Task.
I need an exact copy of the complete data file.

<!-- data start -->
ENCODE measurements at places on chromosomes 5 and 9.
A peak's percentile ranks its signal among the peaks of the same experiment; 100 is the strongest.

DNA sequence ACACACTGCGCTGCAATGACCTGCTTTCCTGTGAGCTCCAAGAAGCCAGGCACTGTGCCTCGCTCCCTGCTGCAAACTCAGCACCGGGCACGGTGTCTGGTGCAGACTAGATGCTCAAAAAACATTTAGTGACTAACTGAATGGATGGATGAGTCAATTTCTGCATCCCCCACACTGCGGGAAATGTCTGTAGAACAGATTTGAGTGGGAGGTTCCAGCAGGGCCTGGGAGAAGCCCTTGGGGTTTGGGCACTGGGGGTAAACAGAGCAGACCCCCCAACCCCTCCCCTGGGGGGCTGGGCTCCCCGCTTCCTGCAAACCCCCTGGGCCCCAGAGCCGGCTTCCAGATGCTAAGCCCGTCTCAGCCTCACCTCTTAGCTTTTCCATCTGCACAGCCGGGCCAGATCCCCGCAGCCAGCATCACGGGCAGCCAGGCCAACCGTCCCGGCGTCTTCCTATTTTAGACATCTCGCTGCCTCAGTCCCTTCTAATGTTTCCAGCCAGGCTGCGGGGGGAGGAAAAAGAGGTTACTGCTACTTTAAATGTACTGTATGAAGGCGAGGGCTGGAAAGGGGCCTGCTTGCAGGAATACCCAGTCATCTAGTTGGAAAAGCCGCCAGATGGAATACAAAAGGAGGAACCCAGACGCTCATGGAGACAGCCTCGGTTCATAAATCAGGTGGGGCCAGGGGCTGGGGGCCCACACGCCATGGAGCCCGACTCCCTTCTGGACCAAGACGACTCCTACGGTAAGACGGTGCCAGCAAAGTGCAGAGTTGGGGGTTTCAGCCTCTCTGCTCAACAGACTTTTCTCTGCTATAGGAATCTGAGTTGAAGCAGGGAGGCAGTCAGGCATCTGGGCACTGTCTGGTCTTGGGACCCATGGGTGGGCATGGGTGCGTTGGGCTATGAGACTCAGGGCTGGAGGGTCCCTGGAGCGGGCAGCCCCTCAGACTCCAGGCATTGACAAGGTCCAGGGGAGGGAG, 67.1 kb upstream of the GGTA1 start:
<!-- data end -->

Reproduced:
ENCODE measurements at places on chromosomes 5 and 9.
A peak's percentile ranks its signal among the peaks of the same experiment; 100 is the strongest.

DNA sequence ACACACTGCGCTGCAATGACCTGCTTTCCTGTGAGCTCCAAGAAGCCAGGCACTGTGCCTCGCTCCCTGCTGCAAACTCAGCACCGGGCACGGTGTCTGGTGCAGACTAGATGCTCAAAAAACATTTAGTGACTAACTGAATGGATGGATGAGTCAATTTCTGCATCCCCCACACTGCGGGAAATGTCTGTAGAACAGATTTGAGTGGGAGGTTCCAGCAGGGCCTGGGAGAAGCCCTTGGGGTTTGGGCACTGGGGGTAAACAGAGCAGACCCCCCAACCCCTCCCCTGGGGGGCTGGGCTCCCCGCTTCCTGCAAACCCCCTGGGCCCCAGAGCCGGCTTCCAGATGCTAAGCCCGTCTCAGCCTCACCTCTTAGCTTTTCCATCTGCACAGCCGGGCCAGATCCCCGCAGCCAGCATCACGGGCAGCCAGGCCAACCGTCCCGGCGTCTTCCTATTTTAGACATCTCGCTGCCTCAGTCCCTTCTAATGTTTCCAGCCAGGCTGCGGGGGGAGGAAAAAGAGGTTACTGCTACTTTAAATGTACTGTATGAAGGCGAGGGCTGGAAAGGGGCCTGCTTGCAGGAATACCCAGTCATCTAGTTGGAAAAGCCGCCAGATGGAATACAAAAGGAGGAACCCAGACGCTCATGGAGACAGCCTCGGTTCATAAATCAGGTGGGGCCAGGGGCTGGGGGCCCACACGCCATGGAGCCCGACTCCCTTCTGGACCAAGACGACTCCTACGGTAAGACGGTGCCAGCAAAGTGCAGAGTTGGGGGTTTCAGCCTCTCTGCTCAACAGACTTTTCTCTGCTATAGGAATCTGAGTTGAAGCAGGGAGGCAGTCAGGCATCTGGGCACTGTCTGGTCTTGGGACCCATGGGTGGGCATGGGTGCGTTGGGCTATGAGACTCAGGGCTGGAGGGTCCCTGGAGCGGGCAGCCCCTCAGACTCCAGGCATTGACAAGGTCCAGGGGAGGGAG, 67.1 kb upstream of the GGTA1 start: